Monday 9 March 2009

Transitional Troubles?

Could Brian Crowley, leader of Fianna Fáil in the EP and co-leader of the UEN, derail the planned move of FF to the Liberal EP group? It is widely believed that he was the force behind the failure of the last attempt to leave the UEN. He claims that:

"I think the UEN has worked well for Ireland and for Fianna Fáil, we've been able to deliver policy at a European level, partly because I'm the leader"

What policy exactly? The UEN doesn't stand for much, if anything - it's a random collection of parties grouped together to benefit from the group perks (you could say this of the other groups, but it goes more so for the UEN than it does for the big 3). Perhaps someone could point out these policy gains he has achieved? I think the reason for his support for UEN can simply be cut down to: "because I'm the leader".

As for his preference for Lisbon II to be held ASAP, I would be strongly against. The Irish public may accept Lisbon when it comes with the guarantees, but you need to show you've the guarantees in the bag first. Also, it'd be a bad idea turning Lisbon into a bigger issue in the run up to the EP elections because it would give Libertas a platform without making them do the leg-work in an election which will be dominated by the economy.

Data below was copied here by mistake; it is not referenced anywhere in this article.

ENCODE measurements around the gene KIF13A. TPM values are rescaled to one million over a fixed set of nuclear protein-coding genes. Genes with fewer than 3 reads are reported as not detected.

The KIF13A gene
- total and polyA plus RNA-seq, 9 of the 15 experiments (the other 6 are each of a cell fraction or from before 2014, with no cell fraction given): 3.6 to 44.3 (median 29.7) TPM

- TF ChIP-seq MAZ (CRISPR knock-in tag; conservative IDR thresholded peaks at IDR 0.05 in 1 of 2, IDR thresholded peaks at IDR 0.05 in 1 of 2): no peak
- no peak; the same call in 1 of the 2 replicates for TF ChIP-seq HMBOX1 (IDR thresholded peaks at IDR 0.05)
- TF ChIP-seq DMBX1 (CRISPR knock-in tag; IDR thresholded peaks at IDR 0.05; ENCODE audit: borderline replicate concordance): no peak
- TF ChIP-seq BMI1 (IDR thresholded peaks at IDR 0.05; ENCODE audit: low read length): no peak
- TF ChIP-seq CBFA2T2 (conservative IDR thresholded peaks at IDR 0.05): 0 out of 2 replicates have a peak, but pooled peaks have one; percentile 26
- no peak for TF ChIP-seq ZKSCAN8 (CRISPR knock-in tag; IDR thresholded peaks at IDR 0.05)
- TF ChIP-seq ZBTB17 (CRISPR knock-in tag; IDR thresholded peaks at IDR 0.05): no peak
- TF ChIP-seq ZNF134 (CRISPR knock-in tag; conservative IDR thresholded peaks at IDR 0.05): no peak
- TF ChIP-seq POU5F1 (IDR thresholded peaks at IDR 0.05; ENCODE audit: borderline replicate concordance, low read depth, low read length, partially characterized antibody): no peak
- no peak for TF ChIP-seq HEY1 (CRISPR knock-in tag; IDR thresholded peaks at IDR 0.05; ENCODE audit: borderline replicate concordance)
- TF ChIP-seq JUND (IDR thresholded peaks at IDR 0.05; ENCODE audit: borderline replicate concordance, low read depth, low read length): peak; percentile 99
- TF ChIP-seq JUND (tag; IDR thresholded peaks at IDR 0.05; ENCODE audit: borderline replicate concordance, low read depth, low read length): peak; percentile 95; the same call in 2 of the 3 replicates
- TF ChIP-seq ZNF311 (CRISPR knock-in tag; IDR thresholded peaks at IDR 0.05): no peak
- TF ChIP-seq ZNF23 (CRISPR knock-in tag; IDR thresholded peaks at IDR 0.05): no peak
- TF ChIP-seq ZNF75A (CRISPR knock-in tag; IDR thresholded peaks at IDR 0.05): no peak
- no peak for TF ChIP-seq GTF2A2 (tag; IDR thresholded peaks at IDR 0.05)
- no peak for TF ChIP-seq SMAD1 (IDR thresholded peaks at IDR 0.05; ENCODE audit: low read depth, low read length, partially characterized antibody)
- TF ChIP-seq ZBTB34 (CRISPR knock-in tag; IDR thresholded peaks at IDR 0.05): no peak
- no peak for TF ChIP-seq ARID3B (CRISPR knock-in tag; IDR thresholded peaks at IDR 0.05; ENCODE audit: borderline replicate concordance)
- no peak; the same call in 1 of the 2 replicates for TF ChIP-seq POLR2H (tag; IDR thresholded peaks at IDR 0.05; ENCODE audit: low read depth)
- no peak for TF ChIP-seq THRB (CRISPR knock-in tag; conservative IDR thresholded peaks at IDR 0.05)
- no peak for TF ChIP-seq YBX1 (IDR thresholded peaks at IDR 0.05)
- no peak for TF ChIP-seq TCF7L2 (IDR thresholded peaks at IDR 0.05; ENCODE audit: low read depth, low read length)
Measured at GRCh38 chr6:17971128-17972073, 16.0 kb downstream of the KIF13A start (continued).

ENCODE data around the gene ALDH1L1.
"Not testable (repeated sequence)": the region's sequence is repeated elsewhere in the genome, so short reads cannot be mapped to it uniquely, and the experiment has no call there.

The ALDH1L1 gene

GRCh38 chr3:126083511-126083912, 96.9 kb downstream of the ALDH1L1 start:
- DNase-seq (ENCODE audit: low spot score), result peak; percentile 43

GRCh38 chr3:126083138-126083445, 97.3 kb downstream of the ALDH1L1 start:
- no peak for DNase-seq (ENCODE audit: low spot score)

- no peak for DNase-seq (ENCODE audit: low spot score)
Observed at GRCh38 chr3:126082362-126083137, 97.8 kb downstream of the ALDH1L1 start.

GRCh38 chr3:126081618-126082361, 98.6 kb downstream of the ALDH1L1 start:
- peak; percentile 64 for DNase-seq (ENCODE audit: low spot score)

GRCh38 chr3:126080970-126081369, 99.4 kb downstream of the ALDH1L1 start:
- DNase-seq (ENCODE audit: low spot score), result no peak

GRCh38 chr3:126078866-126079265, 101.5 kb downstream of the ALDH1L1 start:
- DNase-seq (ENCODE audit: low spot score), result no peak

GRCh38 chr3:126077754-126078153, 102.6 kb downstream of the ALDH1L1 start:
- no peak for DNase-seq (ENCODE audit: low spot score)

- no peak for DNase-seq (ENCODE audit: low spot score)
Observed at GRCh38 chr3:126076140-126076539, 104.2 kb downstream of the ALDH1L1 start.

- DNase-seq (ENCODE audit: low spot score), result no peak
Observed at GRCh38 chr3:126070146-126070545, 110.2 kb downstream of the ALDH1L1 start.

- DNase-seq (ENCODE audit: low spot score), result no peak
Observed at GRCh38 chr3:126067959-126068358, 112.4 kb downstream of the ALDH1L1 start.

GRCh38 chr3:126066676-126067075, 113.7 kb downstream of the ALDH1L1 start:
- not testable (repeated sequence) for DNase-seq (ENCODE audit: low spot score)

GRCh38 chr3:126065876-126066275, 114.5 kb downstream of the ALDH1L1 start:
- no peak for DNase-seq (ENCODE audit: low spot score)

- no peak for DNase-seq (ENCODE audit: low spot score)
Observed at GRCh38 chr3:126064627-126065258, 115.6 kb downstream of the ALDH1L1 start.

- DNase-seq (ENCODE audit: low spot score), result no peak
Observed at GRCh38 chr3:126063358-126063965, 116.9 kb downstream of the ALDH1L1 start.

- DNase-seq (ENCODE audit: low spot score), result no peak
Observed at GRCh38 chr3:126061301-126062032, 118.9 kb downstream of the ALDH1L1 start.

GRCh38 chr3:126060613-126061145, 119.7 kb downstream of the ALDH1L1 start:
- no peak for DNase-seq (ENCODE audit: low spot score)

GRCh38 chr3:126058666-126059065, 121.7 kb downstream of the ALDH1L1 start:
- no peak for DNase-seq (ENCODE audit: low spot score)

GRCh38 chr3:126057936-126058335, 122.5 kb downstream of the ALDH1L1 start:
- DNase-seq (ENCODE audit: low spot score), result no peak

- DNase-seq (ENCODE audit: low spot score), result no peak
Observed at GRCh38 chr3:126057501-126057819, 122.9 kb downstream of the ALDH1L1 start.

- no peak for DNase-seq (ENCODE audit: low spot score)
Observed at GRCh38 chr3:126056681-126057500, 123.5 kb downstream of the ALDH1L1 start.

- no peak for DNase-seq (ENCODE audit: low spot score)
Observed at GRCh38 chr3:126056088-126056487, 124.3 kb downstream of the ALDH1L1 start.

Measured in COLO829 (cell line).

Fine Gael MEP Colm Burke is also advocating a sooner referendum.


  1. It is difficult for an outsider to give Ireland advice on when to hold the referendum, but "transitional troubles" apply to the Lisbon Treaty as well.

    In short, Ireland is the key (though not only) factor holding the Lisbon Treaty and the quasi-totality of EU member states at ransom.

    The differences between the the existing Nice Treaty and the Lisbon Treaty complicate matters for getting the new Commission and European Parliament in place.

    If the amending treaty enters into force, scores of details have to be sorted out (implementation), but the Czech Council Presidency seems to sit on its hands.

    Muddled situation make it easy to escape responsibility.

  2. Well it looks like it will be the Swedish presidency's problem rather than the Czech's, if Lisbon is passed.

    The muddled situation may make it easier for the Czech government to escape the responsibility to prepare for the (possible) transition, but I would have little faith in its ability to carry it out if it had to.

    While most of the concessions gained by the Irish government are unnecessary (I'm personally holding out for a protocol on banning monsters from residing in children's closets - why won't anyone think of Ireland's children?!), Lisbon II needs to be different from Lisbon I. The Commissioner is the main point on this, but people need to be assured that what they want guaranteed will be actually guaranteed.

    All polled support for Lisbon II is dependent on the guarantees, so it'd be a bad move to push a referendum too early.